Red chalk on paper - double-sided drawing
Dimensions : 8 3/4‘’x 7 5/8 ‘’ (222 x 193 mm) (framed 18 1/2’’ x 16 15/16’’- 47 x 43 cm)
Signed at the bottom with ink "Pesares"
Frame: 17th-century Bolognese frame in carved and gilded wood
Price on request
In this double-sided red chalk study, Simone Cantarini offers us a double reflection on the theme of the Judgment of Solomon. This sheet reveals his precise style and his sense of detail, which he combines here with a true Baroque inspiration in the composition.
1. The tumultuous life of Simone Cantarini, from the Marche to Guido Reni's studio in Bologna
Simone Cantarini was born in 1612 in Pesaro, in the Marches, a region which was a crossroads for artists from many parts of Italy. Cantarini began his artistic training quite young, probably 1623-1625, in the studio of Giovanni Giacomo Pandolfi (?1570-1640?), a painter of religious works who combined the local naturalism with the mannerist style of the late sixteenth century. After a brief trip to Venice, Cantarini moved to the shop of Claudio Ridolfi (?1570-1644), a student of Paolo Veronese (1528-1588). From Ridolfi he received training in the Venetian manner that was also a strong current in the local tradition, as well as a deep appreciation for the art of Federico Barocci (1535-1612), with whom Ridolfi had worked in Urbino. In about 1629 Ridolfi left Pesaro, forcing Cantarini to continue his studies on his own. In addition to prints by the Carracci, the young artist turned his attention increasingly to Barrocci and also to the caravaggesque, yet very personal, art of Orazio Gentileschi, who executed several works in the Marches during the 1610s, and of Giovan Francesco Guerrieri (1589-1657) from nearby Fossombrone.
As Malvasia recounts , the most significant event of Cantarini's youth was the arrival, probably in 1632, of Guido Reni's (1575-1642) Madonna and Child with Saints Thomas and Jerome in Pesaro Cathedral (now Pinacoteca Vaticana). Not content to study Guido's style from this work alone, Cantarini went to the church of San Pietro in Valle in nearby Fano to copy and draw after Guido's Giving of the Keys to Peter (now Louvre, Paris), completed 1626, and Annunciation of 1620-21. The young artist quickly assimilated Guido's style and soon received important commissions. Cantarini's desire to go to Bologna to study in Guido's studio was given additional impetus by an attempt on his life resulting from amorous exploits, which, Malvasia intimates, were inspired by a too careful study of the lascivious prints by the Carracci.
Upon his arrival in Bologna, probably in 1634 or 1635, Cantarini presented himself in Guido's studio as a painter of little training. His abilities soon became evident. Although Guido recognized that Cantarini was already a fully formed painter, he made the young man his most trusted pupil and secured him many commissions. Eventually, however, Cantarini's infamous pride and unbridled tongue came to the fore and alienated the master and the entire studio. One point of friction was Cantarini's refusal to use his considerable talents as an etcher to propagate Guido's designs, claiming that his own were equally worthy of publication. The decisive break came in 1637. From this point on, Cantarini's relations with his patrons also deteriorated rapidly, to the point where his commissions fell off almost entirely.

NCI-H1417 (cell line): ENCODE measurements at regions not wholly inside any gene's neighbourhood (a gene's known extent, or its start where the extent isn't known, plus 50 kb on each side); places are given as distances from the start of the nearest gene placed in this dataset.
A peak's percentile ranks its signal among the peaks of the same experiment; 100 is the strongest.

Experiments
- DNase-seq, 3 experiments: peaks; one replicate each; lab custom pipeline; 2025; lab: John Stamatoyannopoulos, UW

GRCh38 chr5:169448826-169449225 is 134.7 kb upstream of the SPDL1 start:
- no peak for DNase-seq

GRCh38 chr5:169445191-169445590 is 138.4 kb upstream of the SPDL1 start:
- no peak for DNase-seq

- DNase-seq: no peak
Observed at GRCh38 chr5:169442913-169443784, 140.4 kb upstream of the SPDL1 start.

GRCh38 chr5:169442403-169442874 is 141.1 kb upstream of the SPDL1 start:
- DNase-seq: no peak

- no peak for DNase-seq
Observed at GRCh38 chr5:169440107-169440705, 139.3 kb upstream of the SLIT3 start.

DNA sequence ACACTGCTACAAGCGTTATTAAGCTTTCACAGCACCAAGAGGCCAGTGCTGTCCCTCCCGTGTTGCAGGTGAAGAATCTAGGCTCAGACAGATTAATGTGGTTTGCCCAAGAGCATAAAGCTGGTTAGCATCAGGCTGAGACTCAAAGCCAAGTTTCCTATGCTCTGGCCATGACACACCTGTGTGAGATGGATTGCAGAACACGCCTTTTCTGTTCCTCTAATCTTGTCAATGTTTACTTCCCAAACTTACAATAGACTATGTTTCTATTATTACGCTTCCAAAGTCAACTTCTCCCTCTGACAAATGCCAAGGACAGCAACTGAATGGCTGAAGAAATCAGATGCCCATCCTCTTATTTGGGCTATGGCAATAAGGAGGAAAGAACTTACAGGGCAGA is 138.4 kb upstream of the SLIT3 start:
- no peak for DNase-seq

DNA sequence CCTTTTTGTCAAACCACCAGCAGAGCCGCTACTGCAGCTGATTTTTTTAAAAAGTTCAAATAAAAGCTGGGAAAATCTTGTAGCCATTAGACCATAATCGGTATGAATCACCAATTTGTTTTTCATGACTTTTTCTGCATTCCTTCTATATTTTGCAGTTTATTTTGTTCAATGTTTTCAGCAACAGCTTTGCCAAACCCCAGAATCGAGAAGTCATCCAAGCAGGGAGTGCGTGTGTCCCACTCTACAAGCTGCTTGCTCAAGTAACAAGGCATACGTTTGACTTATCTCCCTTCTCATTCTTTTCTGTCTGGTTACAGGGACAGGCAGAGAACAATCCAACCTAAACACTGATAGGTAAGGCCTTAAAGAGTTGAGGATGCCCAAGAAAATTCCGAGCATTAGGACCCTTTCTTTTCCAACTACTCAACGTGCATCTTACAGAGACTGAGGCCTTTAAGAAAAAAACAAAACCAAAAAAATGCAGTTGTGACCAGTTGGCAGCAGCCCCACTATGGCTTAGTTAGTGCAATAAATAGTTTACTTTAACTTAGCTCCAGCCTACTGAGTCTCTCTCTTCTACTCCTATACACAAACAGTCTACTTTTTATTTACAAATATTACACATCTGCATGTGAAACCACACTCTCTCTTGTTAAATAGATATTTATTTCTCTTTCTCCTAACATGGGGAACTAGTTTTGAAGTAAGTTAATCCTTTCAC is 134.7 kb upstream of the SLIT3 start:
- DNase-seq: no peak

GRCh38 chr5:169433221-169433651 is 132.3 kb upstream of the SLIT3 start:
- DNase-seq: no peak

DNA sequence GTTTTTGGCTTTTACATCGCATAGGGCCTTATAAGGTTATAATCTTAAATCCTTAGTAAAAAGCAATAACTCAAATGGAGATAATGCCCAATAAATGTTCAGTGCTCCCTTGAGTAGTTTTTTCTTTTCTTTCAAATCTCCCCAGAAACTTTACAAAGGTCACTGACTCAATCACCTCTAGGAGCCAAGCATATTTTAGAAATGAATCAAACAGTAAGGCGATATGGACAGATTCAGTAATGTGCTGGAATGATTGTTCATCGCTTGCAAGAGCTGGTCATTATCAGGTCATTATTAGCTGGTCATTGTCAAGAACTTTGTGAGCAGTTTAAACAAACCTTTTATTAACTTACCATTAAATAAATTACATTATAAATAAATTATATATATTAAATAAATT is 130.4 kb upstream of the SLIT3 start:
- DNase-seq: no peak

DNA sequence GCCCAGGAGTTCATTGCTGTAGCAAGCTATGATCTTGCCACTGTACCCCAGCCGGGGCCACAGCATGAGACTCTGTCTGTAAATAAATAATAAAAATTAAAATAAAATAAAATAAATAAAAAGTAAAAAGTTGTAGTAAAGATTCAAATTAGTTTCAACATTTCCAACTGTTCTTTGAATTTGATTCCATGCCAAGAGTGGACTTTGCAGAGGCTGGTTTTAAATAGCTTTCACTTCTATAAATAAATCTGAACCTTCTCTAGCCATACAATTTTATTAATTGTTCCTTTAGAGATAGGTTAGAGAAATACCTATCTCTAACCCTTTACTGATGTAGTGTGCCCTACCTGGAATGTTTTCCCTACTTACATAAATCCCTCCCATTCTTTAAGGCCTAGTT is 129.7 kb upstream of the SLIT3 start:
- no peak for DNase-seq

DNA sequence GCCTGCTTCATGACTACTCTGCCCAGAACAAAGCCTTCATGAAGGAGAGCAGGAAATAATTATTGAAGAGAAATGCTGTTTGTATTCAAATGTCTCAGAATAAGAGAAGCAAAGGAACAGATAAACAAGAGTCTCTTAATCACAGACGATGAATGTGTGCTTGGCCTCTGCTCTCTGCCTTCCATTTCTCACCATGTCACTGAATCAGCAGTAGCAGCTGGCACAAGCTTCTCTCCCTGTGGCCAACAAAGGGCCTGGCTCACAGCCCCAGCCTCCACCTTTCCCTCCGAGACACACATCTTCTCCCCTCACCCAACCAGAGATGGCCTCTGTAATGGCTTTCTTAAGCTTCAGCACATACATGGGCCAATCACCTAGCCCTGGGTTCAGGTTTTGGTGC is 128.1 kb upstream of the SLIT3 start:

In 1639 Cantarini is documented at his sister's wedding in Pesaro. It must have been shortly thereafter, in 1640 or 1641, that he made a brief trip to Rome. Following Guido's death in 1642, Cantarini returned to Bologna, where he maintained a successful studio until his death in 1648 following a stay in Mantua. His behavior and criticisms of the Gonzaga collection created a scandal and it is suspected that he was poisoned by an angry rival.
2. Solomon's Judgment
This Old Testament scene is described in the First Book of Kings (3, 16-28). Two women had each given birth to a child, but one of them died of suffocation. They then fought over the surviving child. To settle the dispute, Solomon called for a sword and ordered the child to be cut in two. One of the women declared that she would rather give up the child than see him die, and Solomon thus recognized the child's true mother, to whom he was entrusted.
The masterly lesson of this judgment is to detach oneself from the seemingly satisfactory equality in order to seek true justice. Analysis of the emotions that led to the dispute (jealousy in the case of the non-mother, maternal instinct in the case of the mother) is more important than material evidence. Appeasement of the parties, the consequence of true justice, is based on the analysis of the underlying emotions. The real mother keeps her child, the jealous one is punished: evil intentions are defeated, love is rewarded. This story was often used to illustrate the precept that justice is not equality, sometimes in secular settings.
3. Drawing description
Although we consider the two scenes to be of equal interest, the drawing comes from an earlier collection in which it had received a window mount. The uneven tear of this mounting (which has been preserved) on the right indicates that this drawing was then presented with the signed side on the recto, and we have therefore retained this denomination, even if the drawing on the verso may seem more accomplished (and better centered!).